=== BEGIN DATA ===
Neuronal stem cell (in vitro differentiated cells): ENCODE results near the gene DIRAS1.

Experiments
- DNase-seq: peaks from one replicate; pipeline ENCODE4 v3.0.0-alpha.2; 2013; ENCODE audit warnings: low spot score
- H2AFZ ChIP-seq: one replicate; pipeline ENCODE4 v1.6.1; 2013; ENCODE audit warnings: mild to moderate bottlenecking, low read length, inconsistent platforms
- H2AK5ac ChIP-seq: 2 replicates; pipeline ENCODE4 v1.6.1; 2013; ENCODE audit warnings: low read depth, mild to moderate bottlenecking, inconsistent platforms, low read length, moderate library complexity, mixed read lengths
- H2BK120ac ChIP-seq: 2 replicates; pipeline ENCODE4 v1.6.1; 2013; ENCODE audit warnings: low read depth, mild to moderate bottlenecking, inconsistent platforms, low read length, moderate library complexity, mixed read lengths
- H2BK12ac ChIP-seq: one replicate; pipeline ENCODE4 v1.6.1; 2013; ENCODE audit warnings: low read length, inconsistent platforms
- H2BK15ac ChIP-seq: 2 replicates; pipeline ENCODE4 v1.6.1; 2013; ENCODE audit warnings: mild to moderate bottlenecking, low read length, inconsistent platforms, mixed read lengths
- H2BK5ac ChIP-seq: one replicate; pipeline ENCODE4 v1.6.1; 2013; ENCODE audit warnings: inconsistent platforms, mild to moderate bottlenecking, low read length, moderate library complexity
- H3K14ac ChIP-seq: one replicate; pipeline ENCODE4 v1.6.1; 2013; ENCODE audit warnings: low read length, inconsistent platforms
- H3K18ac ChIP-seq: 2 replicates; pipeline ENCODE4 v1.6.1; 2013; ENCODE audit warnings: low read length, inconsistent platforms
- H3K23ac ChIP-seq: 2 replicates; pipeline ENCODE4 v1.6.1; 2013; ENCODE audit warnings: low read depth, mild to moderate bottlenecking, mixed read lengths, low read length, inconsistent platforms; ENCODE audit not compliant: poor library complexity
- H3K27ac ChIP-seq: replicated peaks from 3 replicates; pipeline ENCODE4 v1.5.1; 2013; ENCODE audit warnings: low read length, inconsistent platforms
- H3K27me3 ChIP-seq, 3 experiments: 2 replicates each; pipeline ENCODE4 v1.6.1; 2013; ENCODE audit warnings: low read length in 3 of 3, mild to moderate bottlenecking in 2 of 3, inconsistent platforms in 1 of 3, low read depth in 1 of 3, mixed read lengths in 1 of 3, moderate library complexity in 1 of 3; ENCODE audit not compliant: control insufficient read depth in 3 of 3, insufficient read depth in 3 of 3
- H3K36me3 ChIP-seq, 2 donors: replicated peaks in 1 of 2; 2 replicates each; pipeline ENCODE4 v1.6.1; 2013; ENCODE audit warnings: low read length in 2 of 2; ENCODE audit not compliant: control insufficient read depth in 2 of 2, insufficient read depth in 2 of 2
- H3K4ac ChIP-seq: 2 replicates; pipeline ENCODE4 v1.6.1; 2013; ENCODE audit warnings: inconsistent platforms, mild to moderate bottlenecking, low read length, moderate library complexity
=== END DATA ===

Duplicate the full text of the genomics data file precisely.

Neuronal stem cell (in vitro differentiated cells): ENCODE results near the gene DIRAS1.

Experiments
- DNase-seq: peaks from one replicate; pipeline ENCODE4 v3.0.0-alpha.2; 2013; ENCODE audit warnings: low spot score
- H2AFZ ChIP-seq: one replicate; pipeline ENCODE4 v1.6.1; 2013; ENCODE audit warnings: mild to moderate bottlenecking, low read length, inconsistent platforms
- H2AK5ac ChIP-seq: 2 replicates; pipeline ENCODE4 v1.6.1; 2013; ENCODE audit warnings: low read depth, mild to moderate bottlenecking, inconsistent platforms, low read length, moderate library complexity, mixed read lengths
- H2BK120ac ChIP-seq: 2 replicates; pipeline ENCODE4 v1.6.1; 2013; ENCODE audit warnings: low read depth, mild to moderate bottlenecking, inconsistent platforms, low read length, moderate library complexity, mixed read lengths
- H2BK12ac ChIP-seq: one replicate; pipeline ENCODE4 v1.6.1; 2013; ENCODE audit warnings: low read length, inconsistent platforms
- H2BK15ac ChIP-seq: 2 replicates; pipeline ENCODE4 v1.6.1; 2013; ENCODE audit warnings: mild to moderate bottlenecking, low read length, inconsistent platforms, mixed read lengths
- H2BK5ac ChIP-seq: one replicate; pipeline ENCODE4 v1.6.1; 2013; ENCODE audit warnings: inconsistent platforms, mild to moderate bottlenecking, low read length, moderate library complexity
- H3K14ac ChIP-seq: one replicate; pipeline ENCODE4 v1.6.1; 2013; ENCODE audit warnings: low read length, inconsistent platforms
- H3K18ac ChIP-seq: 2 replicates; pipeline ENCODE4 v1.6.1; 2013; ENCODE audit warnings: low read length, inconsistent platforms
- H3K23ac ChIP-seq: 2 replicates; pipeline ENCODE4 v1.6.1; 2013; ENCODE audit warnings: low read depth, mild to moderate bottlenecking, mixed read lengths, low read length, inconsistent platforms; ENCODE audit not compliant: poor library complexity
- H3K27ac ChIP-seq: replicated peaks from 3 replicates; pipeline ENCODE4 v1.5.1; 2013; ENCODE audit warnings: low read length, inconsistent platforms
- H3K27me3 ChIP-seq, 3 experiments: 2 replicates each; pipeline ENCODE4 v1.6.1; 2013; ENCODE audit warnings: low read length in 3 of 3, mild to moderate bottlenecking in 2 of 3, inconsistent platforms in 1 of 3, low read depth in 1 of 3, mixed read lengths in 1 of 3, moderate library complexity in 1 of 3; ENCODE audit not compliant: control insufficient read depth in 3 of 3, insufficient read depth in 3 of 3
- H3K36me3 ChIP-seq, 2 donors: replicated peaks in 1 of 2; 2 replicates each; pipeline ENCODE4 v1.6.1; 2013; ENCODE audit warnings: low read length in 2 of 2; ENCODE audit not compliant: control insufficient read depth in 2 of 2, insufficient read depth in 2 of 2
- H3K4ac ChIP-seq: 2 replicates; pipeline ENCODE4 v1.6.1; 2013; ENCODE audit warnings: inconsistent platforms, mild to moderate bottlenecking, low read length, moderate library complexity